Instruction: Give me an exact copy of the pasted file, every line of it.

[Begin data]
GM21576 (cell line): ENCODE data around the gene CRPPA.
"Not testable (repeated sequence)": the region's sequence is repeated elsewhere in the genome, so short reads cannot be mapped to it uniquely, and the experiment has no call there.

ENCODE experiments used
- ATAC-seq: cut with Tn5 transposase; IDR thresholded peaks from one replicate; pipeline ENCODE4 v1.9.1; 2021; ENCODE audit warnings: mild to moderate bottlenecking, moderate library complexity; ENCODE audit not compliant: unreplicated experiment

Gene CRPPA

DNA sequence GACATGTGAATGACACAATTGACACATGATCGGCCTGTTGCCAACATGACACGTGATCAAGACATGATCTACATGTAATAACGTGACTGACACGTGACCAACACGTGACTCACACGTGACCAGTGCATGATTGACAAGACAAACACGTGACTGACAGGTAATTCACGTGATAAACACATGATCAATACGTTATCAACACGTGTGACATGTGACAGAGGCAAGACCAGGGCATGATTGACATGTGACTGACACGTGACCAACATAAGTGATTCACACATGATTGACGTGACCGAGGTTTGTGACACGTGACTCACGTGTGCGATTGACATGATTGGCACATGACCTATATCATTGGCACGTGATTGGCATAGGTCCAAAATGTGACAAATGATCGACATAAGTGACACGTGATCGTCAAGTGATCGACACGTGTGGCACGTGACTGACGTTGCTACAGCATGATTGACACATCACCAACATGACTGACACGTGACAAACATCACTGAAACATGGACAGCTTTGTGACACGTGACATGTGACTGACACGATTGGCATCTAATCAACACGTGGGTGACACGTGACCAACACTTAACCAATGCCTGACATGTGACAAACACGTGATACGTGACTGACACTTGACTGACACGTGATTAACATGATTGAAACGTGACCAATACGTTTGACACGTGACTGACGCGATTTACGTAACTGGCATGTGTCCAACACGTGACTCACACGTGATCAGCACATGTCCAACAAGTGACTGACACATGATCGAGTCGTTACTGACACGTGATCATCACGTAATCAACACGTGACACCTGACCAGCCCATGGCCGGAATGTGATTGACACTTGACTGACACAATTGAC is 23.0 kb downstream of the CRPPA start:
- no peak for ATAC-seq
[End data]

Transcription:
GM21576 (cell line): ENCODE data around the gene CRPPA.
"Not testable (repeated sequence)": the region's sequence is repeated elsewhere in the genome, so short reads cannot be mapped to it uniquely, and the experiment has no call there.

ENCODE experiments used
- ATAC-seq: cut with Tn5 transposase; IDR thresholded peaks from one replicate; pipeline ENCODE4 v1.9.1; 2021; ENCODE audit warnings: mild to moderate bottlenecking, moderate library complexity; ENCODE audit not compliant: unreplicated experiment

Gene CRPPA

DNA sequence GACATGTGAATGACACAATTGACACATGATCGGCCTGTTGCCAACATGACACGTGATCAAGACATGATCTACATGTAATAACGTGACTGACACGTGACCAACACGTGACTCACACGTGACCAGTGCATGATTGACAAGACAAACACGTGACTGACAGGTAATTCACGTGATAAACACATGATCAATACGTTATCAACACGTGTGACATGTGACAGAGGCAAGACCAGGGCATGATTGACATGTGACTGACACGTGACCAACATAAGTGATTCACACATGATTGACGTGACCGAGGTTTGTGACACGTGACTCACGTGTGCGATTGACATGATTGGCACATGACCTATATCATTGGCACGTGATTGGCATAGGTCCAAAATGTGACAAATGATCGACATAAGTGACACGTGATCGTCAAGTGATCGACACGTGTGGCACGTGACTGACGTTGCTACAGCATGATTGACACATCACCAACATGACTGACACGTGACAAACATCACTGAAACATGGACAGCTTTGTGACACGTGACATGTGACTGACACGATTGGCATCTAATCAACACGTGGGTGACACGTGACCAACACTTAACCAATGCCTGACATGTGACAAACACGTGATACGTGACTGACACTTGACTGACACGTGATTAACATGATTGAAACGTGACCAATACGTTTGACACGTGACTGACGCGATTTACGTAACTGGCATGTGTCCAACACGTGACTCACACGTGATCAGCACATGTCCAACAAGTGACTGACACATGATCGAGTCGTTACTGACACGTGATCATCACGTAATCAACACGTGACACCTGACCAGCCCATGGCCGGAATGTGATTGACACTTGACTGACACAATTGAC is 23.0 kb downstream of the CRPPA start:
- no peak for ATAC-seq